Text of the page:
In a July 2020 Zoom interview from Segal Talks, hosted by Frank Hentschker, with Maude Mitchell, Breuer macrocosmically talked about playwriting, music: 

“I wanted to get this feeling of everyone contributing their melody to a larger whole, and that there would be a form that would arise from it.  I think music is the key to it.  I think if we can feel that all the currents–political, aesthetic—are joining together to make a statement–and if you can discern what that statement is–that you will have achieved a tremendous revelation about what our times and what our lives now are all about.”

Breuer’s statements could expose internal horror about the American and human condition, combining humor with the monstrous, as he did with Pataphysics Penyeach, which used children’s storybook  and cartoon characters facing contemporary political and sociological existence.  Back in 2010, he seemed to pinpoint how we had been overwhelmed by the technological: “Reality is not real,” a distinguished professor, a cow, tells us “—it’s virtual.”  The play demonstrated a “spin” on French symbolist writer Alfred Jarry’s pataphysics (a “send up of metaphysics”). 

According to Breuer, in a 2007 video conversation at Towson University,  theatre only exists half the time on the stage; the other half takes place in the head.  The viewer is choosing the play’s message after “balancing the work’s thesis and antithesis.”  The synthesizing process is apparent in a work like Pataphysics Penyeach because, through the ridiculous and cerebral, one attempts to decipher the meaning, to make sense of the divergent inputs, holding on in the hope of unmasking the secret of the piece.  Steadily looking for metaphor, in “Porco Morto,” the second one act in the evening, Breuer turned the concept of “capitalist pigs” into a playlet about a piglet, who talks like Porky Pig.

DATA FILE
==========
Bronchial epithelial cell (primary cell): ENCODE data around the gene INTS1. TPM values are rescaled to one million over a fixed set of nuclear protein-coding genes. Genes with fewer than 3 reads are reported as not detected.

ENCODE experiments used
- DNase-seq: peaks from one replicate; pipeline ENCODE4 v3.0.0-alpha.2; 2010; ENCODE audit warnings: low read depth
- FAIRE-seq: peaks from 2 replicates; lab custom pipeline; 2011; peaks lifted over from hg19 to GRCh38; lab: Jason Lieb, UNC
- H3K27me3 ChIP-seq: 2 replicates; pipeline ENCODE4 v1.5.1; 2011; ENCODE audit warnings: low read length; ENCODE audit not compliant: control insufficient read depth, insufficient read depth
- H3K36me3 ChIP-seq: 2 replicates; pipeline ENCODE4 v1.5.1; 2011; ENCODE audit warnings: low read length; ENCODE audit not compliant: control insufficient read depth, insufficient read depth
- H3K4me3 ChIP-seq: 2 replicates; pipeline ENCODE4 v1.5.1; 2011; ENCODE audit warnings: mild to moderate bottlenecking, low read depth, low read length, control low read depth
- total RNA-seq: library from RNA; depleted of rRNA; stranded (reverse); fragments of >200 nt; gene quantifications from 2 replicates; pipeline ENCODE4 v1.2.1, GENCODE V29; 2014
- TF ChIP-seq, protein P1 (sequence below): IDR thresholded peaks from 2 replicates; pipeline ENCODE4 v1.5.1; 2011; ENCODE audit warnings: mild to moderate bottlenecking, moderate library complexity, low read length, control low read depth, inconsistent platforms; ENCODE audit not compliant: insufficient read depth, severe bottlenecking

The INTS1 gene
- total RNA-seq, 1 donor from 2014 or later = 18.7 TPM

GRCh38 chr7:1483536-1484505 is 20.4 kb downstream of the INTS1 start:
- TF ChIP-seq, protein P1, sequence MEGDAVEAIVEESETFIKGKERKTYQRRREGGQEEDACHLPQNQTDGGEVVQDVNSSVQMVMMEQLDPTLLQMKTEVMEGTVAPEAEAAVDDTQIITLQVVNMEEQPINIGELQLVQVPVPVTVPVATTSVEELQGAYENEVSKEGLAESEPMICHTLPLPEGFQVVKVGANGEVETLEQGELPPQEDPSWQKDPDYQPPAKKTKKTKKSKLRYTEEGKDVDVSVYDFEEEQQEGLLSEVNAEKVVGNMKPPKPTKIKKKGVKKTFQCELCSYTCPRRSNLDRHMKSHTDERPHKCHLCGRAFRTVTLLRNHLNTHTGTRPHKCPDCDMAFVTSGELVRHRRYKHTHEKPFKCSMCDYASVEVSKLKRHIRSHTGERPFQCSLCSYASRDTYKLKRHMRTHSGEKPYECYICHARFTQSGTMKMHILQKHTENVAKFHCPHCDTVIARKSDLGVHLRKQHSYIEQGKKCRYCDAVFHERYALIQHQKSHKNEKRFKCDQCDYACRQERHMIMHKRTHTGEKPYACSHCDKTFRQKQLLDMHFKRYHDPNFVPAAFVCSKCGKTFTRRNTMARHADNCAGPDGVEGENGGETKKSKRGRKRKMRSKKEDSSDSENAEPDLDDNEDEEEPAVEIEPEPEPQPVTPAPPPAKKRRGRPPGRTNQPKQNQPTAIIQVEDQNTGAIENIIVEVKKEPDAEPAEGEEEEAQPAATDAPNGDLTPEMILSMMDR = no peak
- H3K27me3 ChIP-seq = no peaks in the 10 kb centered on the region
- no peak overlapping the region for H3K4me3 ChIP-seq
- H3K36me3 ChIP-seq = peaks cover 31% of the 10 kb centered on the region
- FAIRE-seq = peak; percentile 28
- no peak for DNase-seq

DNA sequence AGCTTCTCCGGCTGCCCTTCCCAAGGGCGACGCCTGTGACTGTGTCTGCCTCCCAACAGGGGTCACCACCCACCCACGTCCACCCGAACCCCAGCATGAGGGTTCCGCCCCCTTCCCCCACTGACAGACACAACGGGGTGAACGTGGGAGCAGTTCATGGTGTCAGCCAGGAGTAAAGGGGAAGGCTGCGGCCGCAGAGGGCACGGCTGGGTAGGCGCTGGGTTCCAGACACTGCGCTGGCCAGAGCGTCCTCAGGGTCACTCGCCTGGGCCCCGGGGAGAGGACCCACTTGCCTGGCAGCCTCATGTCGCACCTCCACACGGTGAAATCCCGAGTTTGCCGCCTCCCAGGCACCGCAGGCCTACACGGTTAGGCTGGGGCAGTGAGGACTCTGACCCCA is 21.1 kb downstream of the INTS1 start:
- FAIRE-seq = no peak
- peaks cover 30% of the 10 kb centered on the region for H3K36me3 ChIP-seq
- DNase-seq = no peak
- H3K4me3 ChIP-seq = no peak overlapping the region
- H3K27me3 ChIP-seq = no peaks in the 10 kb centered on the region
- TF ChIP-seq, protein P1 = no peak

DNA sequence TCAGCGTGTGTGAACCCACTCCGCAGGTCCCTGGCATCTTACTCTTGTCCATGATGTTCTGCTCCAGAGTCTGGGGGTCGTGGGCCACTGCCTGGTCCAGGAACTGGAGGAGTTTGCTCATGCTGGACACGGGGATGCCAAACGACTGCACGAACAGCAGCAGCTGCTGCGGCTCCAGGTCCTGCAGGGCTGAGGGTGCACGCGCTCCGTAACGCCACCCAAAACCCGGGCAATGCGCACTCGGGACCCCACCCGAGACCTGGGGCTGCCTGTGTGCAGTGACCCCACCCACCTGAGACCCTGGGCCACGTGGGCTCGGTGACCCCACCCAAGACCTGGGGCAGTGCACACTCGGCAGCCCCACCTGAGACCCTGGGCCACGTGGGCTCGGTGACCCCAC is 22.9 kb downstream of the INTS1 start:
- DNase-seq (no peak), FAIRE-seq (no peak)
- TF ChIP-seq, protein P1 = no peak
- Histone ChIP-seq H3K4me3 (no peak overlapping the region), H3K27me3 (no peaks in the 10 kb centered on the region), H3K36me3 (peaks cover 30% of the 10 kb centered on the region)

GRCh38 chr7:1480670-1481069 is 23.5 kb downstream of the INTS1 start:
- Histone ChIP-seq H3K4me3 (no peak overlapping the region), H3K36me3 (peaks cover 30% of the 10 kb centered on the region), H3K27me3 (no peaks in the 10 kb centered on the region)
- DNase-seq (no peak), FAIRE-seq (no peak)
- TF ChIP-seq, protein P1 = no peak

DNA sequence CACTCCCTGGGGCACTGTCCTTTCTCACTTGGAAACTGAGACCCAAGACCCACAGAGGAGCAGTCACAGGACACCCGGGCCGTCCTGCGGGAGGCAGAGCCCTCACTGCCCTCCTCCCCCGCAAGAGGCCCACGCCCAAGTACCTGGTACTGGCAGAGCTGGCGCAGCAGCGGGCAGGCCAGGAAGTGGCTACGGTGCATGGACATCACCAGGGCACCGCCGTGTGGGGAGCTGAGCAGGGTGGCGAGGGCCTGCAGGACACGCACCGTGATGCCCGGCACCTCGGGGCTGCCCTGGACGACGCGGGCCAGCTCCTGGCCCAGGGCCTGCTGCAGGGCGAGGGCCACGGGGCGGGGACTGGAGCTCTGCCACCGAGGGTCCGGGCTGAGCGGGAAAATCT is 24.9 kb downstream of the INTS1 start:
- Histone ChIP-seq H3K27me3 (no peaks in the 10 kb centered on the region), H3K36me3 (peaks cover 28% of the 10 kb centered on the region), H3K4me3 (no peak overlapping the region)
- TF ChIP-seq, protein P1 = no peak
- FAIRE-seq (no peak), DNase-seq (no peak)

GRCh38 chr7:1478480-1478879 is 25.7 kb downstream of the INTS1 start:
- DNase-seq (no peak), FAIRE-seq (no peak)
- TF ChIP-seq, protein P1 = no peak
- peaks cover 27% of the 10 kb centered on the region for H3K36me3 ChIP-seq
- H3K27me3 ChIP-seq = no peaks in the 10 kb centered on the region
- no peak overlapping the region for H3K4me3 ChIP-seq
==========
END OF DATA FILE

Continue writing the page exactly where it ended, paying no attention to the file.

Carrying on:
For those drawn to the stage of Lee Breuer, part of its appeal must be his interest in the viewer as thinker, not simply as blank page—he was an intellectual theorist himself, not only a defender of theory, whether Marxist, Feminist, Market, or other.  Breuer’s is a formidable intelligence to be openly missed; irreplaceable, still to be reckoned with, and learned from. 

Don’t cover it up.

© 2021 by Bob Shuman.  All rights reserved.

Visit Mabou Mines.


Two Breuer Reviews from Stage Voices:

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(Maya Phillips’s article appeared in The New York Times, 12/29/2020 Photo: Brendan Edward Kennedy, center, in the title role of “Henry V” at Brave Spirits Theater in Virginia.Credit…Claire Kimball; via Pam Green.)

Brave Spirits Theater expected to mount an ambitious cycle of eight history plays. Instead it became yet another victim of the pandemic.

I’ve written several versions of this story. First it was supposed to be an account of a small theater company’s ambitious stage project, then a story about that interrupted project and the company’s plan to regroup because of the pandemic. Now it’s an elegy for a small theater that the coronavirus shut down.